Mac-pro2With the announcement of new Mac Pros, I thought back to the last time I used such a machine, during my years at MTV. At one point I found myself picking up the machine to move it; surprised at the heft, I remember wondering to myself, "what do they build these cases out of?!?" Platinum, apparently: that'd be the only way to justify the price. Why do I say this? Because, after yesterday's announcement, I turned to Apple's tech specs page and priced out the exact components used in the base-level Mac Pro. The results might surprise you.

The $2,500 Mac Pro includes a $350 CPU, $165 graphics card (unchanged from its PC counterpart), $75 of RAM, and a $70 hard drive. The four most important components of the machine -- processor, graphics card, memory, and storage -- total up to $660. Where's the other $1,840 going? Keep in mind this total is from buying one of each, as a regular Joe off the street; Apple surely receives substantial volume discounts on everything, widening the gap even further.

Sure, there are more components in the machine, like the motherboard (I don't know enough about Apple's motherboard or motherboards in general, but here's a dual Xeon mobo for less than $300), and a dual-layer DVD burner similar to Apple's SuperDrive is $25. There are some other components, like a power supply, networking card, cabling, and of course the fancy case, which must be really expensive, because after accounting for the major components as a single buyer -- keep in mind Amazon and Newegg are each getting a cut of what we're paying -- we've still got over $1,500 of air in the box.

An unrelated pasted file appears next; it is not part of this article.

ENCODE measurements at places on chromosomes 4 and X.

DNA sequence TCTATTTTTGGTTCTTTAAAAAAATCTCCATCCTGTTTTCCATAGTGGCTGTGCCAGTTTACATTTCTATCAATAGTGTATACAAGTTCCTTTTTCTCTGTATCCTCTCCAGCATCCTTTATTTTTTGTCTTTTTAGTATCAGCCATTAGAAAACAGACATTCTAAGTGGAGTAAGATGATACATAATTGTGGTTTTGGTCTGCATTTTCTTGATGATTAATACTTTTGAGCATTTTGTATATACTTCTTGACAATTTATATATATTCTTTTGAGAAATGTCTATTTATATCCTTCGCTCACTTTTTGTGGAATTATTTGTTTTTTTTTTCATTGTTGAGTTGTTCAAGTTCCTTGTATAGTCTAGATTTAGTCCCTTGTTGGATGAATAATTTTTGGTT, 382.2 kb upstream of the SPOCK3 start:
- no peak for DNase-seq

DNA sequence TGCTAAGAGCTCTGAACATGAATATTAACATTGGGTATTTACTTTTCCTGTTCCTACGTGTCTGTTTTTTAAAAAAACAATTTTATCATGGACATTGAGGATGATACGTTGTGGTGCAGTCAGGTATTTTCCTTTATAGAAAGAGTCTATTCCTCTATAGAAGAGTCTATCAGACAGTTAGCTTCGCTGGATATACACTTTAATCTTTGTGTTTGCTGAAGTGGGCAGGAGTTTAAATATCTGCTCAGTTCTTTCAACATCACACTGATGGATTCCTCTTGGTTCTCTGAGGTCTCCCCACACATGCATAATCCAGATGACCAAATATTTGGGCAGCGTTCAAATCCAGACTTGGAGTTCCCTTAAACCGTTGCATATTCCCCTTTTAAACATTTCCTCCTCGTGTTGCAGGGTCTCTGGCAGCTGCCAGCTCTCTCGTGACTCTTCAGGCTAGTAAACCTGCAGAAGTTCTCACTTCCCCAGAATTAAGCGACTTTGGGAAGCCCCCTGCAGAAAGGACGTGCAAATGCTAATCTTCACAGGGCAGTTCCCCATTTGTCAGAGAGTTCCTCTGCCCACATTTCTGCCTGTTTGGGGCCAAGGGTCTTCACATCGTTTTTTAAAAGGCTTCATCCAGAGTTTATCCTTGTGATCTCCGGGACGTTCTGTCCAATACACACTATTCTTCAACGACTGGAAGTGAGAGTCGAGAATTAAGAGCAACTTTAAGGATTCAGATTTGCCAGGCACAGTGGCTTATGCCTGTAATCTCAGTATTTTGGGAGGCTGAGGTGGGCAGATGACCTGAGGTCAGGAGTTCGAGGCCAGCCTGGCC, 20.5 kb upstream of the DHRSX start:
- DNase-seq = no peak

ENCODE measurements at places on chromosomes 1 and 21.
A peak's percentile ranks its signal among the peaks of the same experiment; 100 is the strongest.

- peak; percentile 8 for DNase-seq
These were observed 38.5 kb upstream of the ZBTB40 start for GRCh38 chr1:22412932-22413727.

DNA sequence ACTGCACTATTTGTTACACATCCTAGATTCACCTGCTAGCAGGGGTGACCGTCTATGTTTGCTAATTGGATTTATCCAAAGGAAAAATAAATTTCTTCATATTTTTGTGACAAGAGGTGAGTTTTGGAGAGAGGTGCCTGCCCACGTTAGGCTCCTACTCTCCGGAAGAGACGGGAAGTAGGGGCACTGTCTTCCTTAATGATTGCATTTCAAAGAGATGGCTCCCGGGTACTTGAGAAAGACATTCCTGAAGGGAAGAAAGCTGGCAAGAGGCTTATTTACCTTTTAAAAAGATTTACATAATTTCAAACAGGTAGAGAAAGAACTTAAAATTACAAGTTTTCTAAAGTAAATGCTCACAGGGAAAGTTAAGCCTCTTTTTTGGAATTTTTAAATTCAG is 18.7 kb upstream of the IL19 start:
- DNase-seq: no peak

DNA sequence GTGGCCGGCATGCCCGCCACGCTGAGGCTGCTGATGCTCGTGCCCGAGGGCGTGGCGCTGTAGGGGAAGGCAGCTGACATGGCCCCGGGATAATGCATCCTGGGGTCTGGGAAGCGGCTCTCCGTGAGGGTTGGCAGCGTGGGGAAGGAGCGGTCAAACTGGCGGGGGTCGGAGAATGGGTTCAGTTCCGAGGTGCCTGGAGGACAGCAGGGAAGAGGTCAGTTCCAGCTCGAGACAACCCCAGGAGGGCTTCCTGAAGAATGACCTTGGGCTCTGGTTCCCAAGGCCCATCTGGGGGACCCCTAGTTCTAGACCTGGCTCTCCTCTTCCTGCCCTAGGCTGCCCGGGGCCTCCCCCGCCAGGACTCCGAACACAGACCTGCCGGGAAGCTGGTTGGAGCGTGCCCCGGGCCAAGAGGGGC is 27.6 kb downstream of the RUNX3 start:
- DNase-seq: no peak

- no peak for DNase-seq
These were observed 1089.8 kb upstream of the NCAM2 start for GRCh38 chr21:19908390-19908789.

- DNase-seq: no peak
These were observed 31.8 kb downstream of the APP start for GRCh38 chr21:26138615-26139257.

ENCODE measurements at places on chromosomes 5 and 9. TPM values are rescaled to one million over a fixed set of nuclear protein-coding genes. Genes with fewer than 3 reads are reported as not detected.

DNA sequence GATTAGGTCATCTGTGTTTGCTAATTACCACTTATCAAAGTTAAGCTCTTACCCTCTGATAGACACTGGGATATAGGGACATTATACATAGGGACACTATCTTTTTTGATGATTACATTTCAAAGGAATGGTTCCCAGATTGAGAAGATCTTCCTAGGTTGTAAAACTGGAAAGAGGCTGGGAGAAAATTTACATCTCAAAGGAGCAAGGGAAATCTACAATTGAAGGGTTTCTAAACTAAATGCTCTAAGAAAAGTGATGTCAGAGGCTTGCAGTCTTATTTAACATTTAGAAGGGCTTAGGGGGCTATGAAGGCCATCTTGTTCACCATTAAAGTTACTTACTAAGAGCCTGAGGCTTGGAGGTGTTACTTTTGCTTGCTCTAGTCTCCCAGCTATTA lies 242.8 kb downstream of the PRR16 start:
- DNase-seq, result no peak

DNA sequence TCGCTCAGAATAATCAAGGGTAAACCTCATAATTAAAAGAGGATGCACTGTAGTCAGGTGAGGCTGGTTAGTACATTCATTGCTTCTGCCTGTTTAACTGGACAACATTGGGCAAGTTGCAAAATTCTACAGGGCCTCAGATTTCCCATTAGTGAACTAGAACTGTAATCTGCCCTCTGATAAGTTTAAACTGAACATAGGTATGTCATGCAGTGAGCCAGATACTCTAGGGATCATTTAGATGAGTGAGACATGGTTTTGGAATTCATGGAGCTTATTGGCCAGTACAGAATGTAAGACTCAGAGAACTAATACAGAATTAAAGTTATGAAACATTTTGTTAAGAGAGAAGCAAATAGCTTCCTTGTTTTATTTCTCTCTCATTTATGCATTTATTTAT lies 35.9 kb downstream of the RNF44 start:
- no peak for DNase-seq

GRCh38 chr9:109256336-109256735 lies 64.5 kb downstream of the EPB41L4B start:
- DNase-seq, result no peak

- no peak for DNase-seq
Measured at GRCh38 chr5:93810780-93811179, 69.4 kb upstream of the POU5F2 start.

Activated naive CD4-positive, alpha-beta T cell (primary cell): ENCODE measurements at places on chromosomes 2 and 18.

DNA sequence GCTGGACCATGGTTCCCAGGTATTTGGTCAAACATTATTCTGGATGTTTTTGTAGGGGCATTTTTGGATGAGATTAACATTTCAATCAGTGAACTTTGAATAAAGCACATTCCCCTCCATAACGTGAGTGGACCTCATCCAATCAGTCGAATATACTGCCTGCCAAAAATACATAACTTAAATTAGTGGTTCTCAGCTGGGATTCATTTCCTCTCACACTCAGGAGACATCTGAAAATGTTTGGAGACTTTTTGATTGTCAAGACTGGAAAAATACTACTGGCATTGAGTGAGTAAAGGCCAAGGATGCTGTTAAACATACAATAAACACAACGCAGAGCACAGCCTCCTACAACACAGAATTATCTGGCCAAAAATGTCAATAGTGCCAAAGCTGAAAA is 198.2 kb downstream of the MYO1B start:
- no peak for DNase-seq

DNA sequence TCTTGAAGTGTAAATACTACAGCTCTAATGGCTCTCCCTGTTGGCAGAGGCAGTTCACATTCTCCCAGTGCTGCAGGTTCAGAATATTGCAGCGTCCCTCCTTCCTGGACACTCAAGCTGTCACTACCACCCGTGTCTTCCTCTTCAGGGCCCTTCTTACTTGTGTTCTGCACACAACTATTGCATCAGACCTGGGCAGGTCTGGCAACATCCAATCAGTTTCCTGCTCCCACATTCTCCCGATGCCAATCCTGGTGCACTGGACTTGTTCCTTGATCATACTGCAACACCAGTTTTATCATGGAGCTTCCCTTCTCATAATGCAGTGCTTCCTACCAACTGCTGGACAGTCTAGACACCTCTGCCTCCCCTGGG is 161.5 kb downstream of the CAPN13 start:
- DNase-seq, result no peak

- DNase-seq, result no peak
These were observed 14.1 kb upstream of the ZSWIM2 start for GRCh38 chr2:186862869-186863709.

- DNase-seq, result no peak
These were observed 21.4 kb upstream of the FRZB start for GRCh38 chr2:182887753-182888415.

Yes, Apple will build the machine and ship it, and there are warranty and support costs as well. So let's compare apples to apples -- how does a Mac Pro compare to an iMac, since they also announced new iMacs at the same time? An iMac, after all, has to be assembled and supported the same way (both machines have one-year warranties). One analysis has the Mac Pro going for a 75%/$1,500 premium over a comparable iMac. And the iMac includes a 27" 2560x1440 display! So Apple isn't just pricing the Mac Pro at a premium over PCs -- they're pricing it at a substantial premium over other Macs.

You could walk into a computer store, buy basically the same components in a Mac Pro, and assemble it yourself. Then, let's say something goes wrong -- e.g., you bought an underpowered power supply and somehow fried the whole machine (this wouldn't happen, but for example's sake... ). You'd still have enough money to buy the components all over again and build a new one! That beats any warranty coverage I can think of...

Certainly a reason to consider building a hackintosh.